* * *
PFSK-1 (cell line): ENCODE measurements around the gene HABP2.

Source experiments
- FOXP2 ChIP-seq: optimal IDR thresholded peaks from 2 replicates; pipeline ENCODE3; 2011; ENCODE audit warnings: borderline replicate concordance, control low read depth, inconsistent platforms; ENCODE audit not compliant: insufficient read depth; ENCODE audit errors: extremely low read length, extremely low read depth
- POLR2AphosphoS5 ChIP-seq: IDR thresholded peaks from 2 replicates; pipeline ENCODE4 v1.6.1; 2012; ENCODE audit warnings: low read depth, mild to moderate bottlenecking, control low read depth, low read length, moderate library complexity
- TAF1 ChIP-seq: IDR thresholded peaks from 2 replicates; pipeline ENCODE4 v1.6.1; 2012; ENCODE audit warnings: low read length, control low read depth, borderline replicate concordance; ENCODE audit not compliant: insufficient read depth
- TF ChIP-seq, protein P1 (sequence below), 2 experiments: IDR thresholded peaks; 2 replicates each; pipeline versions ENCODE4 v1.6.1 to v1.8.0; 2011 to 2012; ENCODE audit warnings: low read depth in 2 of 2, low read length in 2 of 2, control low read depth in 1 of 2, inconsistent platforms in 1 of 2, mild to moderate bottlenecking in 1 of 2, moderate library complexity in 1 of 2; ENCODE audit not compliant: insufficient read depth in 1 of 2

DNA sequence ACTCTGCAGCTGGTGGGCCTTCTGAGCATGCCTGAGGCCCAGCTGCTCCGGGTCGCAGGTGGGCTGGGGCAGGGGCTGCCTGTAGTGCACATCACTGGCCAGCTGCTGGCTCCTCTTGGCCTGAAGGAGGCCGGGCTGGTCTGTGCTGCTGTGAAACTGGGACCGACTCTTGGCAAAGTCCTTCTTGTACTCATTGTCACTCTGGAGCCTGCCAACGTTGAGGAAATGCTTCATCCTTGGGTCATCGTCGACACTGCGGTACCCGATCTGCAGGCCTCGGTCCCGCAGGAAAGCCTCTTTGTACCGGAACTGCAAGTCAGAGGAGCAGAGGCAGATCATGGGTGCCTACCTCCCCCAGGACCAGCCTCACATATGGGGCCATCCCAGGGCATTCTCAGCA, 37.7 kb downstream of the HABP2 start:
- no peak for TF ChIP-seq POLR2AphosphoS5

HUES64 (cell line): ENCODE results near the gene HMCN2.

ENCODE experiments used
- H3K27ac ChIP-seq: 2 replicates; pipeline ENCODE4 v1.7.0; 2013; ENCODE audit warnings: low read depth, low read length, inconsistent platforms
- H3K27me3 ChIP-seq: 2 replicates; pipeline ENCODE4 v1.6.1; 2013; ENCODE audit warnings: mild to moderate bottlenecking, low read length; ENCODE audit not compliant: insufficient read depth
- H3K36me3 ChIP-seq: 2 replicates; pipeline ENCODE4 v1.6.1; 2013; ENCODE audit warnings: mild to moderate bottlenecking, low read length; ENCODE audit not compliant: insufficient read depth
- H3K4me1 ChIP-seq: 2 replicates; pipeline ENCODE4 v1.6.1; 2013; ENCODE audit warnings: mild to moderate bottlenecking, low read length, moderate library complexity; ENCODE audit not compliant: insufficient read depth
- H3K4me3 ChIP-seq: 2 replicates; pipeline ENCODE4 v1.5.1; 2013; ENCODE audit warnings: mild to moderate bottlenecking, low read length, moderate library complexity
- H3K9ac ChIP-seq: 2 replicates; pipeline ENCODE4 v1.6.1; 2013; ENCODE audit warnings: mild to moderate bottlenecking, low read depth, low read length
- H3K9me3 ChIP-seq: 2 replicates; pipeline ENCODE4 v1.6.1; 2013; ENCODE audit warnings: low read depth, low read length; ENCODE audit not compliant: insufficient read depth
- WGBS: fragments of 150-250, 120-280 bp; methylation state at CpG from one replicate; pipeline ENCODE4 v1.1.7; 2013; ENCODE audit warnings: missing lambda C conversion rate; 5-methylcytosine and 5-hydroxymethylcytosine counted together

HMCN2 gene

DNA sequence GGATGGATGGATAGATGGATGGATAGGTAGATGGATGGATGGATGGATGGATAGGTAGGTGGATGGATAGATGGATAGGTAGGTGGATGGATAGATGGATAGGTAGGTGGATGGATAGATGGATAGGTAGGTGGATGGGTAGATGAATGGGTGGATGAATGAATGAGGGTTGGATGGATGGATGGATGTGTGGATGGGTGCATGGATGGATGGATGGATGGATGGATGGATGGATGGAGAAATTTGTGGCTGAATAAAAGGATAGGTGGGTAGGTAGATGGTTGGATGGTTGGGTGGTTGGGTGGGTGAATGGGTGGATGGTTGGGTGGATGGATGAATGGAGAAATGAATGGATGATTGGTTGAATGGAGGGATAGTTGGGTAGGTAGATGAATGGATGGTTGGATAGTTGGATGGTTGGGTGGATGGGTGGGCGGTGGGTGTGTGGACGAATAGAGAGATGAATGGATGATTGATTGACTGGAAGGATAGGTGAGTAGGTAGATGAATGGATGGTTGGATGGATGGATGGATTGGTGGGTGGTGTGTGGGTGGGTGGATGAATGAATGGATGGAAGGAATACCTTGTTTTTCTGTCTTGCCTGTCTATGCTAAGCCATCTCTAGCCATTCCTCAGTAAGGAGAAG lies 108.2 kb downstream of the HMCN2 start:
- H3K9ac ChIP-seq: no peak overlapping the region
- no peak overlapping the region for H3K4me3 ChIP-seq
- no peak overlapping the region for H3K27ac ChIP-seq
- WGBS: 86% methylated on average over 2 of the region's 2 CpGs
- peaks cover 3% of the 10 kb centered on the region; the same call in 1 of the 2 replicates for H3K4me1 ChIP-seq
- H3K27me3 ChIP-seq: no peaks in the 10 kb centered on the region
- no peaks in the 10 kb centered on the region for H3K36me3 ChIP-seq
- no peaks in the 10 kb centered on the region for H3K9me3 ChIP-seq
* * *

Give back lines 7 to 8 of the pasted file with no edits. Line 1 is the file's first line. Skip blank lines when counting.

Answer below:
DNA sequence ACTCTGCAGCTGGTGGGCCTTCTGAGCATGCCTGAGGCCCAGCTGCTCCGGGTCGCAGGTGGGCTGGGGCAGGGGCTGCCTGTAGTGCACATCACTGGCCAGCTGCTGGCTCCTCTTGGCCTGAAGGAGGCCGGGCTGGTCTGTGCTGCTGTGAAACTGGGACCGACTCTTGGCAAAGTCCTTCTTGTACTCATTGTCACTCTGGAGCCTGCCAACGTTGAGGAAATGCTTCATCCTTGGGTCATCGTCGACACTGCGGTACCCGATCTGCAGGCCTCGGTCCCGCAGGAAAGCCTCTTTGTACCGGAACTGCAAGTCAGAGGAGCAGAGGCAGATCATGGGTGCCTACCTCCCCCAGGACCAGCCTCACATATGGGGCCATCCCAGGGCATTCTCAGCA, 37.7 kb downstream of the HABP2 start:
- no peak for TF ChIP-seq POLR2AphosphoS5